Pha That Luang (Lao: ທາດຫຼວງ or ພຣະທາດຫລວງ; IPA: [tʰâːt lǔːəŋ] 'Great Stupa') is a gold-covered large Buddhist stupa in the centre of the city of Vientiane, Laos. Since its initial establishment, suggested to be in the 3rd century AD, the stupa has undergone several reconstructions as recently as the 1930s due to foreign invasions of the area. It is generally regarded as the most important national monument in Laos and a national symbol.

Pha That Luang and its situation in Vientiane

Buddhist missionaries from the Mauryan Empire are believed to have been sent by the Emperor Ashoka, including Bury Chan or Praya Chanthabury Pasithisak and five Arahanta monks who brought a sacred relic (believed to be the breastbone) of Lord Buddha and enshrined into the stupa in 3rd century BC.[1] It was rebuilt in the 13th century as a Khmer temple which fell into ruin.

In the mid-16th century, King Setthathirat relocated his capital from Luang Prabang to Vientiane and ordered the construction of Pha That Luang in 1566.[2] It was rebuilt about 4 km from the centre of Vientiane at the end of Pha That Luang Road and named Pha That Luang.[1] The bases had a length of 69 metres each and was 45 metres high, and was surrounded by 30 small Stupas.[1]

In 1641, a Dutch envoy of the Dutch East India Company, Gerrit van Wuysthoff, visited Vientiane and was received by King Sourigna Vongsa at the temple, where he was, reportedly, received in a magnificent ceremony. He wrote that he was particularly impressed by the "enormous pyramid and the top was covered with gold leaf weighing about a thousand pounds".[3] However, the stupa was repeatedly plundered by the Burmese, Siamese, and Chinese.[2]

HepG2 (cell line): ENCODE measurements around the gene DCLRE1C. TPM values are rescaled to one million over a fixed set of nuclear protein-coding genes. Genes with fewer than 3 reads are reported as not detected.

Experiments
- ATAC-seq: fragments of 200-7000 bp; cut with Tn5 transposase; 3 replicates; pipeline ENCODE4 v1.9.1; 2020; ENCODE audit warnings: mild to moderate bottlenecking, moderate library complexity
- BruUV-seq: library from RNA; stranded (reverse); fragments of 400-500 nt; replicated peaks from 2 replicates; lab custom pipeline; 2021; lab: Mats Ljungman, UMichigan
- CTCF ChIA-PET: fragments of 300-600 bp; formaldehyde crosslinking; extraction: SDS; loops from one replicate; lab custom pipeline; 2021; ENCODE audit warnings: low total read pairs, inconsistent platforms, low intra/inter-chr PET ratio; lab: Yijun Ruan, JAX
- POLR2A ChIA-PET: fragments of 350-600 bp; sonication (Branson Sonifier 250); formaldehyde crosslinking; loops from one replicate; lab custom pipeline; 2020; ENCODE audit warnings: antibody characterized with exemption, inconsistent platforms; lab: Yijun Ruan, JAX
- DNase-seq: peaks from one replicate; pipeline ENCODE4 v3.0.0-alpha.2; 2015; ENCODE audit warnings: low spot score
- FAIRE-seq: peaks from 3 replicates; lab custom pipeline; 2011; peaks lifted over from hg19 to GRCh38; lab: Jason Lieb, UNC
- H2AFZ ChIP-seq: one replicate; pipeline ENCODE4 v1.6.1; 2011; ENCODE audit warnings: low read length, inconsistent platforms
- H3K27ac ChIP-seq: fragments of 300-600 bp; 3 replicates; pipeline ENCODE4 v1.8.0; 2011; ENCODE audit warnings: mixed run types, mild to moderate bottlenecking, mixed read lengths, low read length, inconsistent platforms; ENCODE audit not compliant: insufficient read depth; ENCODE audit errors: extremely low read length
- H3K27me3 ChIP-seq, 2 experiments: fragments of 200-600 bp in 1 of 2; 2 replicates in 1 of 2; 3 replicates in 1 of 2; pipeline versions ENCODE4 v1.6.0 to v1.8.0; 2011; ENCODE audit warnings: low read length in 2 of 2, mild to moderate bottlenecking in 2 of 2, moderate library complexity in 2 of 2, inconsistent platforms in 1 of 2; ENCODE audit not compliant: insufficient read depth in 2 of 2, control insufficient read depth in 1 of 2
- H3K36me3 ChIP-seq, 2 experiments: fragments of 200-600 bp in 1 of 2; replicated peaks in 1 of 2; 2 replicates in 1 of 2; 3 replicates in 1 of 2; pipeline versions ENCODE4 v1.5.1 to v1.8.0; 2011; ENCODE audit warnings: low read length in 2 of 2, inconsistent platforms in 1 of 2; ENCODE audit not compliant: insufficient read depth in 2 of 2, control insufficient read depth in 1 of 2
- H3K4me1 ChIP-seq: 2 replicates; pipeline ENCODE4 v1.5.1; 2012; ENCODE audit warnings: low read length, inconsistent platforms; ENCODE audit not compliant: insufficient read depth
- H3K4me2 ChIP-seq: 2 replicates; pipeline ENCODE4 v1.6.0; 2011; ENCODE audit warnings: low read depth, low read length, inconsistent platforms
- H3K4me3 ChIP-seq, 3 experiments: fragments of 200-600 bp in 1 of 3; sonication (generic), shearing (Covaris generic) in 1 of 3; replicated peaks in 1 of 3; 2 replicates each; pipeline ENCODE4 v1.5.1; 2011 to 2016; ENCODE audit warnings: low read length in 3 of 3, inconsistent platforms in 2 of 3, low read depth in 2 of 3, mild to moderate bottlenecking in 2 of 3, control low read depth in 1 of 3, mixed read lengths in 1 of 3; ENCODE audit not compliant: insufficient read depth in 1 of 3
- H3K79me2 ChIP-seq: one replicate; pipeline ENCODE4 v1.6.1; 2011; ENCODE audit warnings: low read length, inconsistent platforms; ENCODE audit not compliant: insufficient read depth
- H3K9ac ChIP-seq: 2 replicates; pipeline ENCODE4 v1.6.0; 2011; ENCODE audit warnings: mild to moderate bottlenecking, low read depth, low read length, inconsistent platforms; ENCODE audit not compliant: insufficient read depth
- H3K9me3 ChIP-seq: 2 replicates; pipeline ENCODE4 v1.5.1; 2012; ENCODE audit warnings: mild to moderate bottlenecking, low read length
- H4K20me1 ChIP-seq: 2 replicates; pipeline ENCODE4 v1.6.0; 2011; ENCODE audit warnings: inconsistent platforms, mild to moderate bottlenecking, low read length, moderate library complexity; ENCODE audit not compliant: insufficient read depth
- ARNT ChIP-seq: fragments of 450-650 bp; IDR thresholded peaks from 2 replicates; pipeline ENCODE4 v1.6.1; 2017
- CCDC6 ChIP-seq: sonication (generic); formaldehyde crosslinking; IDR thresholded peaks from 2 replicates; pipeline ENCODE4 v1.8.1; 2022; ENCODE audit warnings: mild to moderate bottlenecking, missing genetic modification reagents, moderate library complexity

Pha That Luang was destroyed by the Thai invasion in 1828, which left it heavily damaged and abandoned. It was not until 1900 that the French restored to its original design based on the detailed drawings from 1867 by the French architect and explorer Louis Delaporte.[2] However the first attempt to restore it was unsuccessful and it had to be redesigned and then reconstructed in the 1930s.[2] During the Franco-Thai War, Pha That Luang was heavily damaged during a Thai air raid. After the end of World War II, the Pha That Luang was reconstructed.

^ a b c Cite error: The named reference Lasi was invoked but never defined (see the help page). ^ a b c d "Pha That Luang (built 1566, reconstructed 1930)". Asian Historical Architecture. Retrieved September 26, 2009. ^ Cummings, J., Burke, A (1994). Lonely Planet Country Guides:Laos. Lonely Planet. p. 70. ISBN 1-74104-086-8.{{cite book}}: CS1 maint: multiple names: authors list (link)
Photographies by:
Jialiang Gao - CC BY-SA 3.0
Phillip Maiwald (Nikopol) - CC BY-SA 3.0
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